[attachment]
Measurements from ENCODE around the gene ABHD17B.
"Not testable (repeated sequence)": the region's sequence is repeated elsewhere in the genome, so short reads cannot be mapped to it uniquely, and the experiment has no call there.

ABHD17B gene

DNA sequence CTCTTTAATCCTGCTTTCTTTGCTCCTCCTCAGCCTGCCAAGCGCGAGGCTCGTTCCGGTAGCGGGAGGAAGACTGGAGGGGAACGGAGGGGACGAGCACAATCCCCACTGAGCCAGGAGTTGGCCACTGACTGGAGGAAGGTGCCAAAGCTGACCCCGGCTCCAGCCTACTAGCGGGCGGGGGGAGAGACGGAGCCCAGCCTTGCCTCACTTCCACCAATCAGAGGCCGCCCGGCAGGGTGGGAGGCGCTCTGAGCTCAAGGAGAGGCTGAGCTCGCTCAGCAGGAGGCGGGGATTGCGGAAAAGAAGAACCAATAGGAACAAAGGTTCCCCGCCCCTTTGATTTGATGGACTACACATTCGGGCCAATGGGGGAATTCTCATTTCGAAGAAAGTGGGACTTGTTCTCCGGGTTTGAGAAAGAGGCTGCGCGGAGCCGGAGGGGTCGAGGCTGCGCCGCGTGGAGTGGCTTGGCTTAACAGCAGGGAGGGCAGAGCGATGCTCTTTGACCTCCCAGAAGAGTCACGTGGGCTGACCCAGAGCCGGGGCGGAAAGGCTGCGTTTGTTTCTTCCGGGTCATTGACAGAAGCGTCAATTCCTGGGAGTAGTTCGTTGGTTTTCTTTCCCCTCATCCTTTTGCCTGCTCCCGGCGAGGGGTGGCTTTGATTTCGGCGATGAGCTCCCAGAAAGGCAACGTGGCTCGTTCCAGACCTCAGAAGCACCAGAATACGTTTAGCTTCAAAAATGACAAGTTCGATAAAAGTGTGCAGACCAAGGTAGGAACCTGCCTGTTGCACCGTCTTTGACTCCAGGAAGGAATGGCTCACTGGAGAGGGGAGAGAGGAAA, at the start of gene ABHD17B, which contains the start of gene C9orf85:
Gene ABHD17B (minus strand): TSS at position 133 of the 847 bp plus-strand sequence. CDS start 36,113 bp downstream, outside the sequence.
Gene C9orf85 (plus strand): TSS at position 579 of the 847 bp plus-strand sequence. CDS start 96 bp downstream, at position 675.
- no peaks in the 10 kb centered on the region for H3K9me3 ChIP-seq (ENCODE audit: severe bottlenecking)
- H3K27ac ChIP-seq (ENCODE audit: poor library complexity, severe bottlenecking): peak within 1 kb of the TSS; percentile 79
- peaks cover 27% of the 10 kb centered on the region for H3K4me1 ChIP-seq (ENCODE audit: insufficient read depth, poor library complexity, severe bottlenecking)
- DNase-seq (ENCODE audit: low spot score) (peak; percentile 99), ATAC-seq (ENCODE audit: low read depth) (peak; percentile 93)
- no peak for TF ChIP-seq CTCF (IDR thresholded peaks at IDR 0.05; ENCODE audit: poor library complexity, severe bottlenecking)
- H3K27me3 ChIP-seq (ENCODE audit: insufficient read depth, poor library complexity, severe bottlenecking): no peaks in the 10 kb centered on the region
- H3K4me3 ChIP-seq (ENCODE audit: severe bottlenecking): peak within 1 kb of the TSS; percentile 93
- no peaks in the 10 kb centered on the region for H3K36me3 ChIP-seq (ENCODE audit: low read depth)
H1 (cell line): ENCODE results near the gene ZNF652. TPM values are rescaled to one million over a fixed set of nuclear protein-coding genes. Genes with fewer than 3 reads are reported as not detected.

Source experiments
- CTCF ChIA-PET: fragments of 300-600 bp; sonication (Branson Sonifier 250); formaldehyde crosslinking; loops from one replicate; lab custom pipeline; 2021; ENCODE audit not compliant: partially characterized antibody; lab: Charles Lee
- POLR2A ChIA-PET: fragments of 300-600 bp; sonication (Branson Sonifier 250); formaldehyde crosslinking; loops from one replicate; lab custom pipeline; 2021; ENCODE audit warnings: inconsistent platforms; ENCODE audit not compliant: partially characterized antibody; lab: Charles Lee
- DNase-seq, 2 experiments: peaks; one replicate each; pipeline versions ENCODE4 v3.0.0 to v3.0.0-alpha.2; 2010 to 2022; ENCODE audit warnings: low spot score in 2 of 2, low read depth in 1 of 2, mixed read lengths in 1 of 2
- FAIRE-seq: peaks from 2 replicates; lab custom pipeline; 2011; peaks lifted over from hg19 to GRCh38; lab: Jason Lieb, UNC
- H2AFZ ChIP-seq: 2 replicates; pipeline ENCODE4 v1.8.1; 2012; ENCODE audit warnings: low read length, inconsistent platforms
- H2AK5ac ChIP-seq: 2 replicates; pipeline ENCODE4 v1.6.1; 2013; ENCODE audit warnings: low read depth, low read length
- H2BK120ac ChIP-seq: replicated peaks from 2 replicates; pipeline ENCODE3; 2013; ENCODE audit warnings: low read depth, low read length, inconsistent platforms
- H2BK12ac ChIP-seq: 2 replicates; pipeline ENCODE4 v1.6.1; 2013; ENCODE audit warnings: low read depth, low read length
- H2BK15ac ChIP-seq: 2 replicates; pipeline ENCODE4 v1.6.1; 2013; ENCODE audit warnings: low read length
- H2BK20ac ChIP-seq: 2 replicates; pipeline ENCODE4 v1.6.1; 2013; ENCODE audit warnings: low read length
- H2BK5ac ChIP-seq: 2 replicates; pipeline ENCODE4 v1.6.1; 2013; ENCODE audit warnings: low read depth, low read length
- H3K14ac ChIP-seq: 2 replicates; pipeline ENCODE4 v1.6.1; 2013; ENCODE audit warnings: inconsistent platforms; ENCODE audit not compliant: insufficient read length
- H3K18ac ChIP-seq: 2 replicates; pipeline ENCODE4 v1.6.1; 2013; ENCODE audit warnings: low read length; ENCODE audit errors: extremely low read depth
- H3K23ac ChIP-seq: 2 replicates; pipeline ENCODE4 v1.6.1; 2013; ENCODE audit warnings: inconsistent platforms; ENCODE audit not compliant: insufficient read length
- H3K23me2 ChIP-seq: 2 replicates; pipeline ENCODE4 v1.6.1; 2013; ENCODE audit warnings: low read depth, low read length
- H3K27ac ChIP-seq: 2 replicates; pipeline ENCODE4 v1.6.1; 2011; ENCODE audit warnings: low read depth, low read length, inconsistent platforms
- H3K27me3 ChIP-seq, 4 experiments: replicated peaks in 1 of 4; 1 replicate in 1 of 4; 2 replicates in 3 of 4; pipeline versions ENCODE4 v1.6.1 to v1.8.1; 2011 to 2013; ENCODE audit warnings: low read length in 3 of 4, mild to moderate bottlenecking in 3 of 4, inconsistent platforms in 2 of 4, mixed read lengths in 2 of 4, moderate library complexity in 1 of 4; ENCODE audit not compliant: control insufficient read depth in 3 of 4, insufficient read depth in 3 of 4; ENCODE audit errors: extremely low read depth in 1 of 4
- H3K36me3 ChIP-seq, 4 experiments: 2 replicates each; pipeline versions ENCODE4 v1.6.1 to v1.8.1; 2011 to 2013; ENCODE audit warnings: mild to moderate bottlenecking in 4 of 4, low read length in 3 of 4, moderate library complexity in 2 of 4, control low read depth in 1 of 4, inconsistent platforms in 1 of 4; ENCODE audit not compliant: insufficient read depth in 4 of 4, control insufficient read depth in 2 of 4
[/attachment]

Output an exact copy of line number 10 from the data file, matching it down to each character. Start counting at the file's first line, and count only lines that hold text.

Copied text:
- DNase-seq (ENCODE audit: low spot score) (peak; percentile 99), ATAC-seq (ENCODE audit: low read depth) (peak; percentile 93)